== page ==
The Banting Diet : How it started


William BantingWilliam Banting
was an English undertaker who’s family business was the undertakers to the Royal Family for most of the 19th century and the beginning of the 20th. In the 1860’s he was morbidly obese, and have tried unsuccessful fasts, diets, exercise regimes etc he took the advice of Dr. William Harvey who had taken the idea from a lecture on diabetes management given by Claude Bernard.

Mr Banting’s diet consisted of four meals a day of meat, greens, fruits and dry wine. He cut out sugar, starch, beer, milk and butter.

In 1863 William wrote an open letter to the public called ‘Letter on Corpulence, Addressed to the Public’ in which he described his failures and his ultimate success. The booklet become very popular and the word banting was incorporated into the English language to mean dieting. Initial Mr Banting published the booklet at his own expense but later it was published by Harrison, London and remained in print until at least 2007 over 140 years. Not too bad for a “weight loss pamphlet”. It has become a model for many modern diets.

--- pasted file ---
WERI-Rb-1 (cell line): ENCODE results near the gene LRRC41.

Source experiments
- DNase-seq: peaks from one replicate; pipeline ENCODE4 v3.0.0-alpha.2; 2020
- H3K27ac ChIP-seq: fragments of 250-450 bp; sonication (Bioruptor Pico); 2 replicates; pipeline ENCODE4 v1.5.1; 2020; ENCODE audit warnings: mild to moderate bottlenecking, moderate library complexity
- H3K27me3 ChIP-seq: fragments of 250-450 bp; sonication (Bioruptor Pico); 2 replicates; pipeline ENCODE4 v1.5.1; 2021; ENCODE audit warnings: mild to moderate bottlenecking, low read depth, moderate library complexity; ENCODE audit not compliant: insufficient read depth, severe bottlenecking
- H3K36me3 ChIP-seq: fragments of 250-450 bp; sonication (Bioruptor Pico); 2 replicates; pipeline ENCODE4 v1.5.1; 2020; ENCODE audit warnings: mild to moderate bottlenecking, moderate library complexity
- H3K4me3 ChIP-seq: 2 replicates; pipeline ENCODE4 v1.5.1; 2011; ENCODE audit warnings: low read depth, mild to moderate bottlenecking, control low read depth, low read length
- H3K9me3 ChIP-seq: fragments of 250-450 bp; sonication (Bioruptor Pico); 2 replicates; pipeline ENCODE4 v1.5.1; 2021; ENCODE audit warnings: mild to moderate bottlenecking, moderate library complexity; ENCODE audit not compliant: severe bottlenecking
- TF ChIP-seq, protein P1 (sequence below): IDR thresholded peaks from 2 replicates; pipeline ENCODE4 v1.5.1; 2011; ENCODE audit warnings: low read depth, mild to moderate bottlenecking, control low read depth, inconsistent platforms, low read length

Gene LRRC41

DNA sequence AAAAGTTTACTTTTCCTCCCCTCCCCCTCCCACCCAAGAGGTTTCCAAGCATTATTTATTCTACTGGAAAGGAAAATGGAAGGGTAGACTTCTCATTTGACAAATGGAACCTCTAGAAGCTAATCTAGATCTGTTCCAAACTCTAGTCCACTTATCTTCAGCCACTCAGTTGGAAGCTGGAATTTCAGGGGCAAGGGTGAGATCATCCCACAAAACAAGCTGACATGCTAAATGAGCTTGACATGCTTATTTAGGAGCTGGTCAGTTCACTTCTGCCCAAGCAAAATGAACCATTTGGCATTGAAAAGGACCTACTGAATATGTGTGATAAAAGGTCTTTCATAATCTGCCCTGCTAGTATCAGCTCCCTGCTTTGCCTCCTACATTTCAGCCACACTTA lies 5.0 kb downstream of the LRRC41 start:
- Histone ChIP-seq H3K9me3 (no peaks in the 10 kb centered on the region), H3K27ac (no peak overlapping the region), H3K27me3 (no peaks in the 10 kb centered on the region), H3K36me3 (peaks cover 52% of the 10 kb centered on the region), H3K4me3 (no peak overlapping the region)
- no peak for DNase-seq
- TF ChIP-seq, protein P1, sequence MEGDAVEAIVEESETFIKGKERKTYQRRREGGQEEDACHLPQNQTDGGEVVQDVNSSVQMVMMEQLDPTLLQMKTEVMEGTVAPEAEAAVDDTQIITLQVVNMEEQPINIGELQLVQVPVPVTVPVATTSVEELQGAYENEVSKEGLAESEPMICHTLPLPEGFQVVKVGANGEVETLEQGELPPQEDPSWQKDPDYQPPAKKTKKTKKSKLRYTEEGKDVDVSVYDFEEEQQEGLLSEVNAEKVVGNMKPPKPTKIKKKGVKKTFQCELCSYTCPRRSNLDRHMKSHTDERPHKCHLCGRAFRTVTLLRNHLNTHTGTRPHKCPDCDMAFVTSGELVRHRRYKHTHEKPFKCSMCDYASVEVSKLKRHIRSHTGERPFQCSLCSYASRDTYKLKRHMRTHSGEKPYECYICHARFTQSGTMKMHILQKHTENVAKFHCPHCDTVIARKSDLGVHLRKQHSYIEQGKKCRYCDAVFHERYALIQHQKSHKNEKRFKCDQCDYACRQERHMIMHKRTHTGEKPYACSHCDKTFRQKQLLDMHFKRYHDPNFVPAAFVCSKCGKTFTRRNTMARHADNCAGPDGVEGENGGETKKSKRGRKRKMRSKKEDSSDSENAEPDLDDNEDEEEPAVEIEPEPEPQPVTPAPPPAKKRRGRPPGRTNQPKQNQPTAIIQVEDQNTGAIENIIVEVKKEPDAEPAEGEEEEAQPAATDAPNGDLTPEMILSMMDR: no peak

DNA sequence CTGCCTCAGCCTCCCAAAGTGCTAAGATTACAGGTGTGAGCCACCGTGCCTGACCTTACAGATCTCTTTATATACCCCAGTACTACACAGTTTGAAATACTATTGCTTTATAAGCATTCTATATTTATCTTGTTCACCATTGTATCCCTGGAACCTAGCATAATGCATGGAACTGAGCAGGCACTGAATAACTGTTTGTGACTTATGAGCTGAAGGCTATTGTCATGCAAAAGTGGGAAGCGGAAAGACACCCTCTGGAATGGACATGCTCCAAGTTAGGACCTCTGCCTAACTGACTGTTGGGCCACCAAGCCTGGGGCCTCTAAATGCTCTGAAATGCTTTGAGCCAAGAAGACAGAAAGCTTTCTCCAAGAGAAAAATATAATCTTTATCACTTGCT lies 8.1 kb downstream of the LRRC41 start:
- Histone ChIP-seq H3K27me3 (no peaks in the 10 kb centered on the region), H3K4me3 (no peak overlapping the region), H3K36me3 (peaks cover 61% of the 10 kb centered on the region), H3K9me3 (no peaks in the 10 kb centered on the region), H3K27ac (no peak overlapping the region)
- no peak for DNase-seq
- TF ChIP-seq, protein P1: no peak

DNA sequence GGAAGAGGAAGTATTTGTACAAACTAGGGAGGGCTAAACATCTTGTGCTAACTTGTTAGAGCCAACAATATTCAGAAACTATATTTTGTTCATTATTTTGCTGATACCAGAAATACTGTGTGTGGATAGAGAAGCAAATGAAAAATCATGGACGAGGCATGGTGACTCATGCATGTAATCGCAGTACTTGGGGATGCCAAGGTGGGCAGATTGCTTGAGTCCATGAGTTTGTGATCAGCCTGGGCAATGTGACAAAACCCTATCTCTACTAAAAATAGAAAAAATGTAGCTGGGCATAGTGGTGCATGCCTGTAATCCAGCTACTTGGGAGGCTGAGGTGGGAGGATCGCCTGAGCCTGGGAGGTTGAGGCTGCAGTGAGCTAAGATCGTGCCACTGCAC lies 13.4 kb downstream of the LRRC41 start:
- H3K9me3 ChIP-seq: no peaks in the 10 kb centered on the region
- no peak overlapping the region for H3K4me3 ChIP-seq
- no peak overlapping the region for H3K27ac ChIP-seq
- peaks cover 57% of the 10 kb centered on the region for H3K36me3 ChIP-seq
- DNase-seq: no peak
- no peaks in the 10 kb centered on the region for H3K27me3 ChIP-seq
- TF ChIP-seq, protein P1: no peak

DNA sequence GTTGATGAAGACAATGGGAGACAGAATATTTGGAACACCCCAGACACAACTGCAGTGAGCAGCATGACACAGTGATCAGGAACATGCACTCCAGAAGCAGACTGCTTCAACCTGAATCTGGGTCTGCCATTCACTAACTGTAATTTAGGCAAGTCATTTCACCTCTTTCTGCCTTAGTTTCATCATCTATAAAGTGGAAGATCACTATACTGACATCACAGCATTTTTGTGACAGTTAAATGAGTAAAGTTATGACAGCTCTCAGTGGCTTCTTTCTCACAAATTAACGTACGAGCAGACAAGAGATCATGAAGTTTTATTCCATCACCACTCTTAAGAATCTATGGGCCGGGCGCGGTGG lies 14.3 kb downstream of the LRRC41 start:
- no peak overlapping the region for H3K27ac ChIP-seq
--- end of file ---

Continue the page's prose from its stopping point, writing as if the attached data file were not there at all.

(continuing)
William Banting’s doctor emphasised avoiding sugar, starch, beer, milk and butter and getting energy from animal fats and protein.

Interesting William Banting was a distant relative of Frederick Banting who along with his colleague, Dr. Charles Best discovered insulin.

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